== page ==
Last season, MLB released Statcast, an innovative tool used to evaluate player movements and athletic skill. Defensively, it can track how efficiently a player’s line to the ball was, how much ground he covered, arm strength, top speed, and many other factors. It also can track baserunning metrics, such as lead distance, grabbing an extra base, max speed, and home-run trot, among other things. Statcast also tracks pitching and hitting metrics. MLB teams can now use iPads in the dugout, meaning they have an endless supply of information at the touch of a finger.

Recently, Albert Chen of Sports Illustrated wrote a piece on various teams’ use of Statcast. The article notes how Pirates hitters would review a pitcher’s spin rate before an at-bat. If the spin rate was high, they would expect something lower in the zone. Even Kris Bryant credits Statcast, saying he improved his launch angle, aiding in his breakout, possibly MVP season. All teams have been using the data, says Chen, and teams have used the data in different ways. Daren Willman, who heads BaseballSavant, describes the use of Statcast as an “arms race,” as teams now have this bank of information at their disposal. Willman analyzes this Statcast data himself, looking at player comparisons and evaluations. The tricky thing, according to Willman, is knowing what information to look at. He claims “It’s so massive, it’s just about asking the right questions . . . the answers are all there.”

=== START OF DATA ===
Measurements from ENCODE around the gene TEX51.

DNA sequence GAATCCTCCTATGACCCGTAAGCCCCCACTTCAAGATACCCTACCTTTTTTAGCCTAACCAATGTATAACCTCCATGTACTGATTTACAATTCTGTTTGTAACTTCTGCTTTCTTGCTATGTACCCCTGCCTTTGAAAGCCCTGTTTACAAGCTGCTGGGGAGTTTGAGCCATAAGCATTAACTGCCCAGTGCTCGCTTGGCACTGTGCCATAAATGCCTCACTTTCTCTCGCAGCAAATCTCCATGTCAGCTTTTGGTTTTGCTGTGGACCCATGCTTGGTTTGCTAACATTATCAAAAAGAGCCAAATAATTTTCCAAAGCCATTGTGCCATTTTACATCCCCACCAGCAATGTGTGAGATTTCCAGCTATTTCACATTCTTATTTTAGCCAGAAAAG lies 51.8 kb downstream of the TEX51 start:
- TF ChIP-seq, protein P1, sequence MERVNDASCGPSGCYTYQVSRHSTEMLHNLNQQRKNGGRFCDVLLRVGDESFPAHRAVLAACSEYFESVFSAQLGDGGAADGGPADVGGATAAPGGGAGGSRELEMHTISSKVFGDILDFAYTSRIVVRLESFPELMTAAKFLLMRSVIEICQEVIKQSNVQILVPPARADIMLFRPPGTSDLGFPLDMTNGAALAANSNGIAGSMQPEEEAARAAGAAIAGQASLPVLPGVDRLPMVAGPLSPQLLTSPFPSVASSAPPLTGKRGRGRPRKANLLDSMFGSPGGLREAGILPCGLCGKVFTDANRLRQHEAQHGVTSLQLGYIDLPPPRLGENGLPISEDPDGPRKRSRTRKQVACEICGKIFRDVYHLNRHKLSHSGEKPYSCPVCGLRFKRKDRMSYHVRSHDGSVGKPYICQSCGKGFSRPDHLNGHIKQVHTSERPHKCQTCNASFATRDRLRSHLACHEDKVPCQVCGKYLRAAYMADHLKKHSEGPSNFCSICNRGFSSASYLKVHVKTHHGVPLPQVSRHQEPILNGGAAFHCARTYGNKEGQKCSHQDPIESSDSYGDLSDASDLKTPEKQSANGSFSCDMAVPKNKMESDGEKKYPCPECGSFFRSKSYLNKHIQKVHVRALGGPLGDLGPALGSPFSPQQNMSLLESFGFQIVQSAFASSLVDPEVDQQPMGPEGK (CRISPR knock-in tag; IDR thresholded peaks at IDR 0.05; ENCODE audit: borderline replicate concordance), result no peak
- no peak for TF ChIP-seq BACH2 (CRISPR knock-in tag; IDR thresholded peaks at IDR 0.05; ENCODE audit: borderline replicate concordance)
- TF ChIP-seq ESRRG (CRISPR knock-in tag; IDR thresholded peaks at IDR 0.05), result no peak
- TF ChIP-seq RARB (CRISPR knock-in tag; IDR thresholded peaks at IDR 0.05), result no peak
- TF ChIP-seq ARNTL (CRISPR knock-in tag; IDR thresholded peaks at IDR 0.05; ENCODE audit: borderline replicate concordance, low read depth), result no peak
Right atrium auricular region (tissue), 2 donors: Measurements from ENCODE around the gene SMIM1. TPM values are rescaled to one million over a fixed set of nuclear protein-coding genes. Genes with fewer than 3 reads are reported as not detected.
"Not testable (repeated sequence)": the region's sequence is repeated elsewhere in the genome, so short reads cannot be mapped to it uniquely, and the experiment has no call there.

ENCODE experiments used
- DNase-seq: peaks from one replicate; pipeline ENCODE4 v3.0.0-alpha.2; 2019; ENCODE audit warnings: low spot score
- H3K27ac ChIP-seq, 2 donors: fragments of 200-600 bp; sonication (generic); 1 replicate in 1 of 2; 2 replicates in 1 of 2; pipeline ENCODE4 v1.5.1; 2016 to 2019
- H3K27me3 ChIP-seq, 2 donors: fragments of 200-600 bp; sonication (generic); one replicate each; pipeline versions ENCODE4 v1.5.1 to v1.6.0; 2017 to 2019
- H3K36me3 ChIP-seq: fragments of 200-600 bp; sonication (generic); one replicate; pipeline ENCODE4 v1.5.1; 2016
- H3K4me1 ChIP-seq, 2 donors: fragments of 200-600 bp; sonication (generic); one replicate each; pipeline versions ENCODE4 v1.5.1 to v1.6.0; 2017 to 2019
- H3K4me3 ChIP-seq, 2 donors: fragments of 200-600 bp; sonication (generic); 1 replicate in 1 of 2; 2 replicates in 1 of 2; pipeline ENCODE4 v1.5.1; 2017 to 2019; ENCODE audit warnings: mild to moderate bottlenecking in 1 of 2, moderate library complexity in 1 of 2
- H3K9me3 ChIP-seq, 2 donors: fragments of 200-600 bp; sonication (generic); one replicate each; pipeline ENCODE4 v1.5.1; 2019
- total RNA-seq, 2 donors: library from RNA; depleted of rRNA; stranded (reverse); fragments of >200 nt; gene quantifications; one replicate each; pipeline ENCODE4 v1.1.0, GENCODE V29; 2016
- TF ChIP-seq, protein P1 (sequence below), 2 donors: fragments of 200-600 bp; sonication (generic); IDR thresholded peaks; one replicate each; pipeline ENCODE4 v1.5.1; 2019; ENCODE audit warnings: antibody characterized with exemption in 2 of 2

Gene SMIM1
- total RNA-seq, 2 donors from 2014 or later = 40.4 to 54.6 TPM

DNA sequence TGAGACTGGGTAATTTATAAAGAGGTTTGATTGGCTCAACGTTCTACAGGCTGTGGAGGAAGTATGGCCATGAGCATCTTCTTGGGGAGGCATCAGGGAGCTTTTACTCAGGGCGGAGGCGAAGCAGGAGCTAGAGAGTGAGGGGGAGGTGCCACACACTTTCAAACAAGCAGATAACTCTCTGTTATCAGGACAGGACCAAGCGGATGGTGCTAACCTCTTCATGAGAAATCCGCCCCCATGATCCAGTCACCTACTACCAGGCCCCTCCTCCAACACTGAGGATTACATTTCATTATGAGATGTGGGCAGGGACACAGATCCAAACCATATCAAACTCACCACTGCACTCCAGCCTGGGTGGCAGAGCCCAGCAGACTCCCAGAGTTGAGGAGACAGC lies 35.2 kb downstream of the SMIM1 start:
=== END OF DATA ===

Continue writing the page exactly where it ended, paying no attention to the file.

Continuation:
The Tampa Bay Rays, a forward-thinking club, tell their players on the first day of spring training that the Rays value their batted-ball velocity, rather than batting average. Similarly, the New York Mets decided to take Lucas Duda over Ike Davis to be their 1st baseman of the future. Duda soon started to mash the ball, before struggling with injuries. Davis, on the other hand, is still looking for major-league employment.

Some of the highest exit velocities belong to sluggers like David Ortiz, Josh Donaldson, Miguel Cabrera, and Giancarlo Stanton. Perhaps this is not surprising. There are, however, some players who are not in the upper echelon of MLB, such as Chris Carter or Khris Davis. Both of these sluggers have low batting averages, but high exit velocities. At the same time, both of these players have solid slugging percentages, both fluttering around .500. What can this data tell us? Is exit velocity related to batting average? Slugging percentage? wOBA?